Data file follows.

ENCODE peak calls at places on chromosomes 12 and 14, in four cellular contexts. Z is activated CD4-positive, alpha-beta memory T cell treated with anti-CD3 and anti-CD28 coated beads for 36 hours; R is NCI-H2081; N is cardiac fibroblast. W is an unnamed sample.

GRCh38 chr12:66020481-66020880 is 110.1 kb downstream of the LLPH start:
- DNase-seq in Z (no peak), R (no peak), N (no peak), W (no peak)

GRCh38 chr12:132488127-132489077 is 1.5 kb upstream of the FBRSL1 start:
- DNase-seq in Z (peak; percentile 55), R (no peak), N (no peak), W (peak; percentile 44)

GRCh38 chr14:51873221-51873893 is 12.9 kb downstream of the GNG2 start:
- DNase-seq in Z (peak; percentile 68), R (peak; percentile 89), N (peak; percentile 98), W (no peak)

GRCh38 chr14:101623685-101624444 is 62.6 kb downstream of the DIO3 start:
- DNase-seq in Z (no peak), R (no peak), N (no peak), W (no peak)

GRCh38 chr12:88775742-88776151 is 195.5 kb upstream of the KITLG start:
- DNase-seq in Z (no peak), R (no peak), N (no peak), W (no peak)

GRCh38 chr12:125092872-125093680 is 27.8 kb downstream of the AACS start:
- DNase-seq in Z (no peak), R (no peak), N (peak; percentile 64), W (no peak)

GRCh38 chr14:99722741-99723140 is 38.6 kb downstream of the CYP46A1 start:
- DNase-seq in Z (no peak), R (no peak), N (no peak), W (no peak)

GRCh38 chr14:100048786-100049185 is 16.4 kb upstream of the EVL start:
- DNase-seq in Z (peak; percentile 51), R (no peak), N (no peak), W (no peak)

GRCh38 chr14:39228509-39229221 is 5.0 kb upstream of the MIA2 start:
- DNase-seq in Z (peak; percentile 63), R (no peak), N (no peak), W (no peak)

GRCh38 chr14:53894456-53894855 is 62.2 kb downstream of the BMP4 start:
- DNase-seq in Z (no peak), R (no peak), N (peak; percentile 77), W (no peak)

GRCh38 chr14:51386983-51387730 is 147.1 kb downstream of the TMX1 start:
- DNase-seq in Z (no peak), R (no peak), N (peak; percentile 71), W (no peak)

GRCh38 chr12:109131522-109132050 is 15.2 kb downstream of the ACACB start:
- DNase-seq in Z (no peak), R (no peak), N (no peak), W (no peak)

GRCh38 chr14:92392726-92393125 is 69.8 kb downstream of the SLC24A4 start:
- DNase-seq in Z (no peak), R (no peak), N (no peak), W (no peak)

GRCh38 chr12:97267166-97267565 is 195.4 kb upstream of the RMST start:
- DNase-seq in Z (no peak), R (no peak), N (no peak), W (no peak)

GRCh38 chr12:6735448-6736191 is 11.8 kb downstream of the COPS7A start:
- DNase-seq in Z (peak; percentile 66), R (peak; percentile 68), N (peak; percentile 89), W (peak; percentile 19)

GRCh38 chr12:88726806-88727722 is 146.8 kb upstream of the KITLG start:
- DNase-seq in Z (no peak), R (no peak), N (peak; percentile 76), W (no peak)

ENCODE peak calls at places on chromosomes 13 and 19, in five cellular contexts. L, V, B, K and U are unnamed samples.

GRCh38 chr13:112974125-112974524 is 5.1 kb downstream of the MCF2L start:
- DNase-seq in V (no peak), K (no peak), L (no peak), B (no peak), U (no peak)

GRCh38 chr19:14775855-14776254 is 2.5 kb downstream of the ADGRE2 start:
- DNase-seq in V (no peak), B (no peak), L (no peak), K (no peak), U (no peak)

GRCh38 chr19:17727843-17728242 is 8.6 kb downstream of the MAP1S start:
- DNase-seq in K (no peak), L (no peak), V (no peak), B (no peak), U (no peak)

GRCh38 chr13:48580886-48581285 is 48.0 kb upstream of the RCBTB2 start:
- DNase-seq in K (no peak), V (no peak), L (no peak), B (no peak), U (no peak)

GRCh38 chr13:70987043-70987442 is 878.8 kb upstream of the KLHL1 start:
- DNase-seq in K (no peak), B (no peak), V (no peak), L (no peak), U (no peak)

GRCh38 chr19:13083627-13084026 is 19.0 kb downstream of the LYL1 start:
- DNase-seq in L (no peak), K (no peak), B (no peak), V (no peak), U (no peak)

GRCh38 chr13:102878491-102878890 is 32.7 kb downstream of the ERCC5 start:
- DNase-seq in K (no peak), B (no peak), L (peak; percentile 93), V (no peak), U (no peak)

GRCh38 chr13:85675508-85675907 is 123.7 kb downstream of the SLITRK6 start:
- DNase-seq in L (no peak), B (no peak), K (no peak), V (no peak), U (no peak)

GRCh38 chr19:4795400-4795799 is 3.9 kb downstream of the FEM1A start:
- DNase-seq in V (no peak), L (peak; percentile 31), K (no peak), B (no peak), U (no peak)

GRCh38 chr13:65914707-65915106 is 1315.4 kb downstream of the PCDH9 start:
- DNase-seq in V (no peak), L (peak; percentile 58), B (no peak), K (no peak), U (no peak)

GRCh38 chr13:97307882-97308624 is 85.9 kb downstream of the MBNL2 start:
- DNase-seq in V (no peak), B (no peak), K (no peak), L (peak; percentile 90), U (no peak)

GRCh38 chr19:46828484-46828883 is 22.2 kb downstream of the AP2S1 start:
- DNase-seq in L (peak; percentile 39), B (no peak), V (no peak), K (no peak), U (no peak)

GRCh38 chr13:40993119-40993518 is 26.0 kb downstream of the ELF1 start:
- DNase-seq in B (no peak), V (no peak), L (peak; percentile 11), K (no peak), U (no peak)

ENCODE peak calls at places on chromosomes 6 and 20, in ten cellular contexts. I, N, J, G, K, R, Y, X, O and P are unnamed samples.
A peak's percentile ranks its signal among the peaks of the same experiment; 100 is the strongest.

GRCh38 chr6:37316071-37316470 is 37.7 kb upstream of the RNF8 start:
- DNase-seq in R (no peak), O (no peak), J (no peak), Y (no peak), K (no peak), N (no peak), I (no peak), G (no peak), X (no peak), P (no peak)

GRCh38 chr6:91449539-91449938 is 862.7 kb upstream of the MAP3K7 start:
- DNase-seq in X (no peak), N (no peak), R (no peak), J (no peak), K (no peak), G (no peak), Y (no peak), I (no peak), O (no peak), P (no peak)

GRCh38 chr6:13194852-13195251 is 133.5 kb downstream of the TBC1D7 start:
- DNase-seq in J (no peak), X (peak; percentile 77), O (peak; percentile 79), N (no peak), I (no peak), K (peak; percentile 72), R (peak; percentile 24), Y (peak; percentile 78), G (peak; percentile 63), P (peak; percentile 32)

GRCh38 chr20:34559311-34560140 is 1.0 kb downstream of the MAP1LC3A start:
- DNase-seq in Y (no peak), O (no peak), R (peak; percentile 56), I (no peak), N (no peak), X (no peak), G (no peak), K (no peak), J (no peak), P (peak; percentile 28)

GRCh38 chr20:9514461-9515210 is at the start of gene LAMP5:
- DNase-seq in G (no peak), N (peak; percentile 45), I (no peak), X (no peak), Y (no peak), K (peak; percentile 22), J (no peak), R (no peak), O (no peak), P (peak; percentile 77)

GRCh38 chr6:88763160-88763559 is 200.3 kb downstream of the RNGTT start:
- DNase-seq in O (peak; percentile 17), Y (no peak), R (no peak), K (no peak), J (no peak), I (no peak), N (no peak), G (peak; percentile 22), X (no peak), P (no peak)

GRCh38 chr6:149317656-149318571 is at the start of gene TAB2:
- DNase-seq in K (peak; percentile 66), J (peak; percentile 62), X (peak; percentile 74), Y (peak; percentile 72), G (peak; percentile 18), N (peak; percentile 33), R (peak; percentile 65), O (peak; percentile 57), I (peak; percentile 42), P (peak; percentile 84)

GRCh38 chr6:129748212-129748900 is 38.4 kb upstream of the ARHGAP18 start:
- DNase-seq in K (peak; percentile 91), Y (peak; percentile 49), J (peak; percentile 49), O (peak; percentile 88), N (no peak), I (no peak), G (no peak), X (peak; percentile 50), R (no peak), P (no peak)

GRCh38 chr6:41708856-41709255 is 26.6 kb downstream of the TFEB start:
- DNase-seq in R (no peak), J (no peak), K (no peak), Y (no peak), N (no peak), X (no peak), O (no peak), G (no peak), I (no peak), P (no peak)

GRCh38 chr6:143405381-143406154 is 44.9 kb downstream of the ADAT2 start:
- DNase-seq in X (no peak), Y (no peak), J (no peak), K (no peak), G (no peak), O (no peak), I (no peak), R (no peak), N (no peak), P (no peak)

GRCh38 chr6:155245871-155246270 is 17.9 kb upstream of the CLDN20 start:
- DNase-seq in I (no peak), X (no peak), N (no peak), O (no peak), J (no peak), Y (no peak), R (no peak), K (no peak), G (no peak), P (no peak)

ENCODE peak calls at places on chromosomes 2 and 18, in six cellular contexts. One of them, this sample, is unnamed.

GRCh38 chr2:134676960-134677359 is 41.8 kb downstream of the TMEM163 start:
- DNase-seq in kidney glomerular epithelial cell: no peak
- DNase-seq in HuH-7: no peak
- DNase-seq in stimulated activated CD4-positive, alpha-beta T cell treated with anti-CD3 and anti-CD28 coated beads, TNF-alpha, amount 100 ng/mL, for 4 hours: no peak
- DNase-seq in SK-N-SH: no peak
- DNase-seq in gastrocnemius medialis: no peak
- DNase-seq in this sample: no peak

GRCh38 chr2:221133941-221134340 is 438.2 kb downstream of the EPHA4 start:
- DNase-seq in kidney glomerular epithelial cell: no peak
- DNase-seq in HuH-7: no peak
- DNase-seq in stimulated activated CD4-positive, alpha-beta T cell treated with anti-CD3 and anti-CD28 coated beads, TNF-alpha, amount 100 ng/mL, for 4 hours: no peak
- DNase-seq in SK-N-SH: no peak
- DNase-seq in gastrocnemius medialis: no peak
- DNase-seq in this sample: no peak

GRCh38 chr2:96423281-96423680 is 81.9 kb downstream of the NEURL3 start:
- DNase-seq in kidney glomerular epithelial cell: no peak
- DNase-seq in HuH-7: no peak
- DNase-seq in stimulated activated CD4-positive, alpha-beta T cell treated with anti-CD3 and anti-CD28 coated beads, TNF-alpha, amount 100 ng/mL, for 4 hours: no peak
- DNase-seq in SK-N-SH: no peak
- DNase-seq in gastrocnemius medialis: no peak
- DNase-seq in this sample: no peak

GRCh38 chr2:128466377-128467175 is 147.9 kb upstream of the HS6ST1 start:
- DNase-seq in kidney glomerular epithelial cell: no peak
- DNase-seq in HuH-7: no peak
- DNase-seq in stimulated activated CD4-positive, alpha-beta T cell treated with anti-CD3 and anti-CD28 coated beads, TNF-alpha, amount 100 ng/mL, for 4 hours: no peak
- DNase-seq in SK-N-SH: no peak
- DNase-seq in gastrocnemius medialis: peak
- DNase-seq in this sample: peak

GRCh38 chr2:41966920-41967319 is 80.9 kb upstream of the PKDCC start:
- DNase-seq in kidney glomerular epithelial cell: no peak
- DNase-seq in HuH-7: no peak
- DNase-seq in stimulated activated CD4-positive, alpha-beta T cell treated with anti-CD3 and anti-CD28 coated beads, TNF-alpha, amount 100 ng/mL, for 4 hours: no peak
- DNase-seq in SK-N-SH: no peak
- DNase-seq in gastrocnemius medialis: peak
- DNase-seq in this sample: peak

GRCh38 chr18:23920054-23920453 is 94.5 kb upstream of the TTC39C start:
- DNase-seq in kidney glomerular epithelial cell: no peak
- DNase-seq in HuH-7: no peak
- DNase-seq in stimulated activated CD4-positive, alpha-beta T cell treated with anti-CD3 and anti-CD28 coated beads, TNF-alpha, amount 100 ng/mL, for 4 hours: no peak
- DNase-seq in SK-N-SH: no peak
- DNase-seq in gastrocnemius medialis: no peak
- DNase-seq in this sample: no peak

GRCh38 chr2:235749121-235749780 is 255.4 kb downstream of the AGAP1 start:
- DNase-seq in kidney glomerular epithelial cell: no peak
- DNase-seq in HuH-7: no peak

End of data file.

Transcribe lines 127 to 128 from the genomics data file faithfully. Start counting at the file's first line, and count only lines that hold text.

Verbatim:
- DNase-seq in this sample: no peak

GRCh38 chr2:235749121-235749780 is 255.4 kb downstream of the AGAP1 start: